Alberta's Tailings Management Framework

 

Alberta's Tailings Management Framework

On March 13, 2015, the Government of Alberta released the Lower Athabasca Region: Tailings Management Framework for Mineable Athabasca Oil Sands (TMF). As a result, the Alberta Energy Regulator (AER) suspended Directive 074: Tailings Performance Criteria and Requirements for Oil Sands Mining Schemes and developed new requirements for tailings management, including a new directive.

The TMF gives both the AER and industry objectives on how to manage existing and new fluid tailings volumes and represents an evolution in how industry, the AER, and government manage tailings accumulation and risk—promoting innovation to ensure fluid tailings volumes are appropriately managed from the start.

The main objective of the TMF is to minimize fluid tailings accumulation by ensuring that fluid tailings are treated and reclaimed during the life of a project. All fluid tailings associated with a project should be ready to reclaim within 10 years of the end of mine life. Performance-monitoring requirements will be put in place to keep industry on track and will ensure that those results are clearly reported to Albertans.

New Requirements… A New Directive

The Government of Alberta released the TMF on March 13, 2015. In response, the AER suspended Directive 074 while the new requirements were developed.

On July 14, 2016, the AER announced the release of Directive 085: Fluid Tailings Management for Oil Sands Mining Projects, which sets out the new application and performance reporting requirements for fluid tailings volume, and management plans are part of a phased approach to implementing the TMF.

With these new rules now in place, the AER has rescinded Directive 074.

The new directive represents an evolution in how industry, the regulator, and government will manage tailings by addressing both existing fluid tailings and new fluid tailings growth.

Surveillance requirements and enforcement measures will be included in the 2016 edition of the directive.

The directive holds operators accountable for their fluid tailings as opposed to instituting universal requirements. The approach

  • considers the net environmental effect of tailings management, considering consequences to air, land, land use, water, and the ecosystem;
  • is enforceable;
  • manages both new and existing (legacy) tailings;
  • provides clarity and certainty to stakeholders; and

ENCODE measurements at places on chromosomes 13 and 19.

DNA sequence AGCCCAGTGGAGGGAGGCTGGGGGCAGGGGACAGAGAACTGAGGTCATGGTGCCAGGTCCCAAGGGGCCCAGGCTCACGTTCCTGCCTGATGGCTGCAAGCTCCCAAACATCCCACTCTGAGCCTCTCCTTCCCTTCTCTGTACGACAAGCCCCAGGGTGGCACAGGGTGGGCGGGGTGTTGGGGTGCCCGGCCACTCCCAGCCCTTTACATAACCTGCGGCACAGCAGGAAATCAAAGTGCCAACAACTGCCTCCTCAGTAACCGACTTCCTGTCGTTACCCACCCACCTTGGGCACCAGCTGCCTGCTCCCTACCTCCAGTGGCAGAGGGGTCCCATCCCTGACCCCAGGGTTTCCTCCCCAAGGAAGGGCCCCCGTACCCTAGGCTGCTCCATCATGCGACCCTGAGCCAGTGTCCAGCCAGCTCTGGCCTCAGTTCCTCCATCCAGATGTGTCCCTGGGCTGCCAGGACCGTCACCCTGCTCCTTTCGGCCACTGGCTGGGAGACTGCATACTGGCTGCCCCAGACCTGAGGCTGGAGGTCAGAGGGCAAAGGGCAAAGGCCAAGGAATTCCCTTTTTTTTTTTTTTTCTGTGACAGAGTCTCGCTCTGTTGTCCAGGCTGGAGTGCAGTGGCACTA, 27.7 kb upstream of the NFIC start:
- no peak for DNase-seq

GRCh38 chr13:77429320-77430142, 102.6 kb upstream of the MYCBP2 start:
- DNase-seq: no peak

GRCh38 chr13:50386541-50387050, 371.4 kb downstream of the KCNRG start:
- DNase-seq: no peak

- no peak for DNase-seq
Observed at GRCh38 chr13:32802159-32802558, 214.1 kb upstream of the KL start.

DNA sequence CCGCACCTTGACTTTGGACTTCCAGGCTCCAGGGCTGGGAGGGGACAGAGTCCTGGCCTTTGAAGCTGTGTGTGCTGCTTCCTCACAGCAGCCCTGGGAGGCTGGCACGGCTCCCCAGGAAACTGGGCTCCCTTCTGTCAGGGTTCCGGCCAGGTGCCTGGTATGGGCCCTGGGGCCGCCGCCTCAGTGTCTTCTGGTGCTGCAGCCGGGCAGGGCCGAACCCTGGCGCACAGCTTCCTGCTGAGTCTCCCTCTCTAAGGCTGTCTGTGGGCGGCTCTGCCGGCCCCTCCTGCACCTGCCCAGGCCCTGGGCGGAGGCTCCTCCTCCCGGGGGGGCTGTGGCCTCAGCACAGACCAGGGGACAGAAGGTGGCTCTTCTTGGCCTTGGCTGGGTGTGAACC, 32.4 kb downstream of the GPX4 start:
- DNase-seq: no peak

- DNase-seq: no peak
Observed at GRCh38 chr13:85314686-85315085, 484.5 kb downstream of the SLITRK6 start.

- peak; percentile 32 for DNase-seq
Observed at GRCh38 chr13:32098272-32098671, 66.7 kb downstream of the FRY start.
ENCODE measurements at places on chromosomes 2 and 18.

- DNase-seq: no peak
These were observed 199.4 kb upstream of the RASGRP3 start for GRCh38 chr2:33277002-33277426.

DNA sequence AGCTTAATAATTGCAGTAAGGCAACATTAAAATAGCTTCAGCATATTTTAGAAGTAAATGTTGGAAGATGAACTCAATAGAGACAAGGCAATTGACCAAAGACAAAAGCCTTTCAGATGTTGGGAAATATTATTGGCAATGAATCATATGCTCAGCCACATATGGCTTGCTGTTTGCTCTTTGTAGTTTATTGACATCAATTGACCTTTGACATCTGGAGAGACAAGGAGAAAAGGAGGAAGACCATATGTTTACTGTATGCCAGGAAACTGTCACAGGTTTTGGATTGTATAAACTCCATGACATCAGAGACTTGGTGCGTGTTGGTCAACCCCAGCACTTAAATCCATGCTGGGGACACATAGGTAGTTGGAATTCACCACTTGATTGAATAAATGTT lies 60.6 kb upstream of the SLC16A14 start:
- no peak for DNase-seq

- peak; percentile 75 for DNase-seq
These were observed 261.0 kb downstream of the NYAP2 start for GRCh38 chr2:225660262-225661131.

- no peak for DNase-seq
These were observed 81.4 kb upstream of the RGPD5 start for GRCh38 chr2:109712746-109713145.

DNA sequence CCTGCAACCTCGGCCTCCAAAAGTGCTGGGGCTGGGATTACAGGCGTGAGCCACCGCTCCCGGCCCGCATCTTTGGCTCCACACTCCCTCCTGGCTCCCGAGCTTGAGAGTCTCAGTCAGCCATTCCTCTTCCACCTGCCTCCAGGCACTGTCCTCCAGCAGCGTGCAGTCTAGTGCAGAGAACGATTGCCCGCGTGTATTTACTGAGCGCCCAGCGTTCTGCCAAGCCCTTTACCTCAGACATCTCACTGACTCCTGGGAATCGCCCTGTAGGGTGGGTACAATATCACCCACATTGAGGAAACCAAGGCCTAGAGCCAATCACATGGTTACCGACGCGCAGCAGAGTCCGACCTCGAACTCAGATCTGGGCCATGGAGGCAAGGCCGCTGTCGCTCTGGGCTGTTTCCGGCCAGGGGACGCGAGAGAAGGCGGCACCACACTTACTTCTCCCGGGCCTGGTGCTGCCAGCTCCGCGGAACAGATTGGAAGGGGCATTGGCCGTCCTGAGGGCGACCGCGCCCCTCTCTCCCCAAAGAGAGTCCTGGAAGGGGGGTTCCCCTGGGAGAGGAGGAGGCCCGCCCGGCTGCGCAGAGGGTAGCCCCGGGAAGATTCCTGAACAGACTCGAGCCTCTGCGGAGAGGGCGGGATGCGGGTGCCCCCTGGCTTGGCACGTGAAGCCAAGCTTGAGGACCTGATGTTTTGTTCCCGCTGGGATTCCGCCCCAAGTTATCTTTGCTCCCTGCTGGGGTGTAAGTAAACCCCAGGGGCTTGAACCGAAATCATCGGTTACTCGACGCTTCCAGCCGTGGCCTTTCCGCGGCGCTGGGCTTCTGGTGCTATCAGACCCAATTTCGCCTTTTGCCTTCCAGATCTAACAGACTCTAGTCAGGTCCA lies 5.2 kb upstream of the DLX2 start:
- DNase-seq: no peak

• requires progressive reclamation.

Tailings management performance will use four compliance levels:

  • Level 1: projects are operating in line with their approved tailings profile
  • Level 2: conditions indicate an increasing level of risk associated with increasing volume of fluid tailings at a project
  • Level 3: the volume of tailings has exceeded the volume that would be possible to get ready to reclaim within 10 years of the end of mine life
  • Level 4: the total volume limit of fluid tailings for the project has been exceeded

Directive 074 measured operators’ tailings reduction performance with one requirement: the strength of their mature fine tailings. The TMF and the new directive use the overall volume of fluid tailings to track reduction. The TMF also provides direction on reclaiming the land throughout the life of the mine and requires additional monitoring and reporting.

What’s Next?

The AER has an aggressive timeline to implement this new directive.

  • July 14, 2016: Directive 085 comes into effect and Directive 074 is rescinded
  • November 1, 2016: Oil sands fluid tailings management applications are due to the AER
  • Winter 2017: Review fluid tailings management applications for each oil sands operation
  • Winter 2017: Post Phase 2 of Directive 085 with updated surveillance and compliance processes for stakeholder feedback
  • Spring 2017: Finalize version 2 of Directive 085

Implementing Feedback on the New Requirements

Developing any new requirement is a process that takes a great deal of time, technical resources, and input from all stakeholders.

Stakeholder input played and will continue to play an important role in the development of these new requirements.

The AER used a multistakeholder committee for the first time to build these new requirements.

The committee, which included representation from oil sands mining operators, First Nations, Metis, the Municipality of Wood Buffalo, and environmental organizations, worked with the AER to create requirements that will address tailings growth today and in the years ahead. For more information on the feedback the AER received when creating the new requirements, see the link below:
Tailings Regulatory Management Initiative - Engagement Summary

Rules and Regulations for Oil Sands

The AER is responsible for the administration of the Oil Sands Conservation Act, the Environmental Protection and Enhancement Act (EPEA), and the Water Act (all found in our Acts & Regulations section of the website), which regulate oil sands development.

We have strong rules in place to ensure public safety and environmental protection during the oil sands mining, extraction, and upgrading processes.

For information about the way that the AER regulates oil sands development, see the link below:
Directive 085: Fluid Tailings Management for Oil Sands Mining Projects